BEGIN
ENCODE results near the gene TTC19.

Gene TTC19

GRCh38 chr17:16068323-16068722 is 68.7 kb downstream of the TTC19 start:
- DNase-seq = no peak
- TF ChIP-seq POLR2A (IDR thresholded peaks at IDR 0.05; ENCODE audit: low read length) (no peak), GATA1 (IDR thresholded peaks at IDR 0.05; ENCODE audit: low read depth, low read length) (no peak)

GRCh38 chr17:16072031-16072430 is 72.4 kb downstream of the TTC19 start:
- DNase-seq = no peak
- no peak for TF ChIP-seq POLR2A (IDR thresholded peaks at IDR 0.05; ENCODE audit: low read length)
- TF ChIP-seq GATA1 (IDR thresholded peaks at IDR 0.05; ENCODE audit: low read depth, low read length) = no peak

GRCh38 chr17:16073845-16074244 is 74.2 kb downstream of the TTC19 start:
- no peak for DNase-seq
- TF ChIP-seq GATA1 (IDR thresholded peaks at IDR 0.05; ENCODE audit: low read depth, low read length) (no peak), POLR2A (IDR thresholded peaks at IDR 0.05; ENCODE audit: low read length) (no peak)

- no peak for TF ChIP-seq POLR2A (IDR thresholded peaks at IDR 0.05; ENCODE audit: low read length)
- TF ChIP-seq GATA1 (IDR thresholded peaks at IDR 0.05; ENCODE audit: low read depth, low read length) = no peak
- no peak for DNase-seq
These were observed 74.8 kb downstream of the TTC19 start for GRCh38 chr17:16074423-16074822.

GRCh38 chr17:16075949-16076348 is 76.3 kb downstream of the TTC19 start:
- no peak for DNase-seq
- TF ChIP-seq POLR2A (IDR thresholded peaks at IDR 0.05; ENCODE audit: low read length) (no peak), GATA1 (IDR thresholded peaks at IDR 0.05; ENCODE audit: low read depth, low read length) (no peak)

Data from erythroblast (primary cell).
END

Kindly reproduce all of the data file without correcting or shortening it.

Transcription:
ENCODE results near the gene TTC19.

Gene TTC19

GRCh38 chr17:16068323-16068722 is 68.7 kb downstream of the TTC19 start:
- DNase-seq = no peak
- TF ChIP-seq POLR2A (IDR thresholded peaks at IDR 0.05; ENCODE audit: low read length) (no peak), GATA1 (IDR thresholded peaks at IDR 0.05; ENCODE audit: low read depth, low read length) (no peak)

GRCh38 chr17:16072031-16072430 is 72.4 kb downstream of the TTC19 start:
- DNase-seq = no peak
- no peak for TF ChIP-seq POLR2A (IDR thresholded peaks at IDR 0.05; ENCODE audit: low read length)
- TF ChIP-seq GATA1 (IDR thresholded peaks at IDR 0.05; ENCODE audit: low read depth, low read length) = no peak

GRCh38 chr17:16073845-16074244 is 74.2 kb downstream of the TTC19 start:
- no peak for DNase-seq
- TF ChIP-seq GATA1 (IDR thresholded peaks at IDR 0.05; ENCODE audit: low read depth, low read length) (no peak), POLR2A (IDR thresholded peaks at IDR 0.05; ENCODE audit: low read length) (no peak)

- no peak for TF ChIP-seq POLR2A (IDR thresholded peaks at IDR 0.05; ENCODE audit: low read length)
- TF ChIP-seq GATA1 (IDR thresholded peaks at IDR 0.05; ENCODE audit: low read depth, low read length) = no peak
- no peak for DNase-seq
These were observed 74.8 kb downstream of the TTC19 start for GRCh38 chr17:16074423-16074822.

GRCh38 chr17:16075949-16076348 is 76.3 kb downstream of the TTC19 start:
- no peak for DNase-seq
- TF ChIP-seq POLR2A (IDR thresholded peaks at IDR 0.05; ENCODE audit: low read length) (no peak), GATA1 (IDR thresholded peaks at IDR 0.05; ENCODE audit: low read depth, low read length) (no peak)

Data from erythroblast (primary cell).